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Department of Geology

Research Areas

Research foci

Kansas State University is on course to become a top 50 public research university by 2025 (read about it here). For its part, the Department of Geology is deepening its research focus in three critical areas:

Energy and Mineral Resources

How will we responsibly acquire and transport oil and natural gas to fuel our nation? How will we evaluate and extract mineral resources? The department is asking questions about the biogeochemistry of unconventional natural gas reservoirs and geological carbon storage.

Earth Surface Processes and the Environment

K-State geologists want to know about the impacts of natural hazards, the quality and quantity of water resources, and how to predict and manage key processes in Earth's Critical Zone. How will environments respond to future stresses? What biological, geochemical, and geomorphic processes impact Earth's Critical Zone?

Evolution and Solid Earth

The Department of Geology is digging deep to better understand the processes that have shaped Earth's crust and mantle. How are magmas generated and how do they evolve? What are the links among tectonism, magmatism, and ore deposits? Research is uncovering processes of mantle evolution and geodynamics.

Faculty research areas

The table below provides a summary of research areas in our department. For non-geologists, it may be unclear how different subdisciplines of geology can be applied. For example, some of the geochemistry, geomicrobiology, and sedimentary geology research in our department is related to understanding climate, including modern controls on Earth's climate and past variation in climate (i.e., paleoclimate). But, non-geologists might not recognize that these subdisciplines can contribute to climate research. The table attempts to shed light on those linkages. More details about specific research interests of our faculty are available on individual faculty pages. If you would like to learn more, we encourage you to contact them directly.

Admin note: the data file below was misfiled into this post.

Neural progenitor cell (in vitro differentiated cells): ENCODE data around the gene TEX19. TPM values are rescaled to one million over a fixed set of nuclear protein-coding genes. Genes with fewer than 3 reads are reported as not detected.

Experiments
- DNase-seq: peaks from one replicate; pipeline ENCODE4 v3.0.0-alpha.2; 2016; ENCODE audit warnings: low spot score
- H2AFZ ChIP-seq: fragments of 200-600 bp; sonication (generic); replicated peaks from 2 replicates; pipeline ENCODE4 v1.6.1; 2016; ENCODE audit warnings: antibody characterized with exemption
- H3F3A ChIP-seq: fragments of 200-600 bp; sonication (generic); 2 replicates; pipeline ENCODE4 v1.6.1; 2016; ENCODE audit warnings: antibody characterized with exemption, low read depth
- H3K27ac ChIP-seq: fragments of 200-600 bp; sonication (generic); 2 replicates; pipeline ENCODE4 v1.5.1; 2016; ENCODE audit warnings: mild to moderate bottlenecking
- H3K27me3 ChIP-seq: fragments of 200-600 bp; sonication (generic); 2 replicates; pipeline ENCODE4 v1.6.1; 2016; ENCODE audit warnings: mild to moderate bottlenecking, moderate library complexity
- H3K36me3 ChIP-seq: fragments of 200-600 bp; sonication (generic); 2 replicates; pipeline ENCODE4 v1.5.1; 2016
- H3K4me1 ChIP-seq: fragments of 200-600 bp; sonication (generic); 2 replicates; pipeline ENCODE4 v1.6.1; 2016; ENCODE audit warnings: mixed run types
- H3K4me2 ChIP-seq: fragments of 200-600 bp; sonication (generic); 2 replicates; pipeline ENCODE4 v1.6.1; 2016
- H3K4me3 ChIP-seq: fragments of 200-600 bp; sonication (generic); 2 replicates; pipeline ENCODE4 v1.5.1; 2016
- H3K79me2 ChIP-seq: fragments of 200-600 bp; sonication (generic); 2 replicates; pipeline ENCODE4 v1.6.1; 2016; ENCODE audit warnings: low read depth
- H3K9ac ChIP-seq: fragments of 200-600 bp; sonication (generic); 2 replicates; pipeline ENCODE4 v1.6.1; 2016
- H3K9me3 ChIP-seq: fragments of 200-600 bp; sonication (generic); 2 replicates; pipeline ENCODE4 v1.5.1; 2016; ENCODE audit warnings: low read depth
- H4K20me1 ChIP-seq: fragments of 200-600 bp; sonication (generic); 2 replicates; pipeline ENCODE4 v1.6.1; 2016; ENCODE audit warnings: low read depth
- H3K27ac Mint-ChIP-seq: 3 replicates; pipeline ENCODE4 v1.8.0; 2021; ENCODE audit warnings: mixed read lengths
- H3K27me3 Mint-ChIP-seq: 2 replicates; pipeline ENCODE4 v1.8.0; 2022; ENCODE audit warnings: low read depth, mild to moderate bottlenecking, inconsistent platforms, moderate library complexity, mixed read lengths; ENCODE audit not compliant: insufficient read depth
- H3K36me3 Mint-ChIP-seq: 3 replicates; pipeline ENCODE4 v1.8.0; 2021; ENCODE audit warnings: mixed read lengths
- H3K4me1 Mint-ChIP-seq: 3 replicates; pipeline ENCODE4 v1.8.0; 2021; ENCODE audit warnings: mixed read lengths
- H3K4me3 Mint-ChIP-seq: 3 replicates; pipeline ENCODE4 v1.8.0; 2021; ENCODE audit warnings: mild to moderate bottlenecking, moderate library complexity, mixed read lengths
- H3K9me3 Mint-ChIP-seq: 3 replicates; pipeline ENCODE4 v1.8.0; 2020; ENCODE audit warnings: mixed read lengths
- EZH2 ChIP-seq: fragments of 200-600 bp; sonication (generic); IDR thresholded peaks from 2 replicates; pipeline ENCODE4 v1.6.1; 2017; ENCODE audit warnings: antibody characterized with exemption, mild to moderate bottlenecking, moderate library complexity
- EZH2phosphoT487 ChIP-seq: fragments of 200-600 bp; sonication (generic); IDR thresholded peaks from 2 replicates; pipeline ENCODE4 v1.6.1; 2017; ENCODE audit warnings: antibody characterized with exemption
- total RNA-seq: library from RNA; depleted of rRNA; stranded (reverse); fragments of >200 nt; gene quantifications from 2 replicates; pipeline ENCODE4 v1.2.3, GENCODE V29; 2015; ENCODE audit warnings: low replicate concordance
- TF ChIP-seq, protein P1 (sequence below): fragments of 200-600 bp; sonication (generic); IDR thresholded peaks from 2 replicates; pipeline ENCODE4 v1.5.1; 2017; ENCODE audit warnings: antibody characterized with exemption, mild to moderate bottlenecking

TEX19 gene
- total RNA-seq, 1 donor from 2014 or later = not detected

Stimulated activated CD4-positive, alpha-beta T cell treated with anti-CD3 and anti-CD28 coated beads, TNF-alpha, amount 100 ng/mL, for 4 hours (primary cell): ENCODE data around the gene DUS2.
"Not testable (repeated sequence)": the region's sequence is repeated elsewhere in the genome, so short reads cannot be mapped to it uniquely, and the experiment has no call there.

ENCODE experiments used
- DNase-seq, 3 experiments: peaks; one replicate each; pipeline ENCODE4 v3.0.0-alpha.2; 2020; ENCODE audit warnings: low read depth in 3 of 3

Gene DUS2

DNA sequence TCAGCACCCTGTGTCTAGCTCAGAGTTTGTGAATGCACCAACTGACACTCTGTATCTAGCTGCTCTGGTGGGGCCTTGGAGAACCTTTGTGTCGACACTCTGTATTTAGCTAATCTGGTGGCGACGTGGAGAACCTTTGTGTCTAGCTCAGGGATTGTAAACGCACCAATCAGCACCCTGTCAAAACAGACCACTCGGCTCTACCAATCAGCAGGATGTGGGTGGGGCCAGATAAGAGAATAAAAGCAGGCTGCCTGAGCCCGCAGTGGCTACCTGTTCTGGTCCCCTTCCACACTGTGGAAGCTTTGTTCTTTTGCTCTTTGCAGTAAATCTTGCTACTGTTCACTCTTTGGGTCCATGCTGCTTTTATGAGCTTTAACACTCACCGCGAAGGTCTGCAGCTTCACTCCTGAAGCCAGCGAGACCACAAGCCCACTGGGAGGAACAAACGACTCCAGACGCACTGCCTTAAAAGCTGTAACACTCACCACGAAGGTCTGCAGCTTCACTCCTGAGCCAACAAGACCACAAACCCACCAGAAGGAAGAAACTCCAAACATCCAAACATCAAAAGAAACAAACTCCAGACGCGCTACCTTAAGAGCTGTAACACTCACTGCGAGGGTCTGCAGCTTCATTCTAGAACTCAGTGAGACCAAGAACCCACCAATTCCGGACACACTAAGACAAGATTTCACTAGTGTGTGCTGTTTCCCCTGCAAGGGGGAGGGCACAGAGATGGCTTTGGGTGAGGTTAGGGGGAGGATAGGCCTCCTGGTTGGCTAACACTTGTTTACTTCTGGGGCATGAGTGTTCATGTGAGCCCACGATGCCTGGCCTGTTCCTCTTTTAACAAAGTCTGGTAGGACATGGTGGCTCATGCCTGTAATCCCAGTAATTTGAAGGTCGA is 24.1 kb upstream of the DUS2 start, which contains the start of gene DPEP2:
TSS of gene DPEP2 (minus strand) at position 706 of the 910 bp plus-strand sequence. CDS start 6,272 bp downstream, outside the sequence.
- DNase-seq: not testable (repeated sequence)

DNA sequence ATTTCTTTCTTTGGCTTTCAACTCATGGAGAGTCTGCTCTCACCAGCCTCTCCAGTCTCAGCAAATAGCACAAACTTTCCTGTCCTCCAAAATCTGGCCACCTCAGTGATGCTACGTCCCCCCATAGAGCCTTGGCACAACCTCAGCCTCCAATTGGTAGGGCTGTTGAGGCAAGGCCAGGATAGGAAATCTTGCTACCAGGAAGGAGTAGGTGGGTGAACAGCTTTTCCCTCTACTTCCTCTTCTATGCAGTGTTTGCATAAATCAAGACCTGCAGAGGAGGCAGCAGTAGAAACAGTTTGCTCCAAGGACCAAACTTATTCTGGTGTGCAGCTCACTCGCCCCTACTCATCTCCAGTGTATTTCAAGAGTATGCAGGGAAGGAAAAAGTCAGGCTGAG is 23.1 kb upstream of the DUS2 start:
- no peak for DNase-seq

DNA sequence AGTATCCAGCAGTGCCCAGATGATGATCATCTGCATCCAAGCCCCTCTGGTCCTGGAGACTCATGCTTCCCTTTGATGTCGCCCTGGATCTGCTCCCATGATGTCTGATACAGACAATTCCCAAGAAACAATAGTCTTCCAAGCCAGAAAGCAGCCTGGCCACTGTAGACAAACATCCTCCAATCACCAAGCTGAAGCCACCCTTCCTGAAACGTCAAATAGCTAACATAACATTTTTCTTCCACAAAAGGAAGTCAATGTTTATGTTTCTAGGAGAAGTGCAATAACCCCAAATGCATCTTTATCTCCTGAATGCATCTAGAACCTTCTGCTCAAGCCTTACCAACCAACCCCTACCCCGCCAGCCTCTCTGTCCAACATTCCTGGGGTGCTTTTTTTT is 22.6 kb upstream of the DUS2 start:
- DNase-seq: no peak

Research areaRelated subdisciplines in our departmentFaculty
ClimateGeochemistry, Geomicrobiology, Sedimentary Geology, Geochronology, Geomorphology, Quaternary GeologyGoldberg, Kirk, Spencer
Deep Earth processesGeophysics, Igneous and Metamorphic Petrology, Structural GeologyAdam, Brueseke, Kempton, Lacroix
Earth surface processesGeochemistry, Geomorphology, Geochronology, Quaternary Geology, Sedimentary GeologyGoldberg, Kirk, Spencer
Geological carbon storageGeochemistry, Geomicrobiology, GeophysicsKirk, Raef
Mineral resourcesIgneous and Metamorphic Petrology, Structural GeologyBrueseke, Kempton, Lacroix
Earthquakes and volcanoesGeochronology, Igneous Petrology, Quaternary Geology, Structural GeologyBrueseke, Kempton, Lacroix, Spencer
Coastal and ocean processesGeophysics, Geochronology, Geomorphology, Quaternary GeologySpencer
Oil and gas resourcesGeophysics, Petroleum Geology, Petrophysics, Sedimentary GeologyGad, Ghanbarian, Goldberg, Lambert, Raef, Totten
Water and soil resourcesEnvironmental Geology, Hydrogeology, Geochemistry, Geomicrobiology, Geophysics, Geochronology, Geomorphology, Quaternary GeologyAdam, Ghanbarian, Kirk, Spencer

Student projects

"Science is more than a body of knowledge. It's a way of thinking; a way of skeptically interrogating the universe with a fine understanding of human fallibility." - Carl Sagan

Research is a central component of the graduate program. But, we also encourage undergraduate students to get involved in research and to not wait until they are a senior. We don't just want our students to learn about science. We also want them to get experience doing science. We integrate the scientific process within our course offerings. But, it is ideal if students build on their course work by completing an individual project.

How to get started? A good first step would be to learn about the research our faculty are guiding by looking at their webpages and then emailing those whose interests match your own. Once connected with a faculty member, the student will want to discuss opportunities to obtain credit hours for their research activities. They might also consider participating in the Research for All program as an introduction to research.

Student doing lab work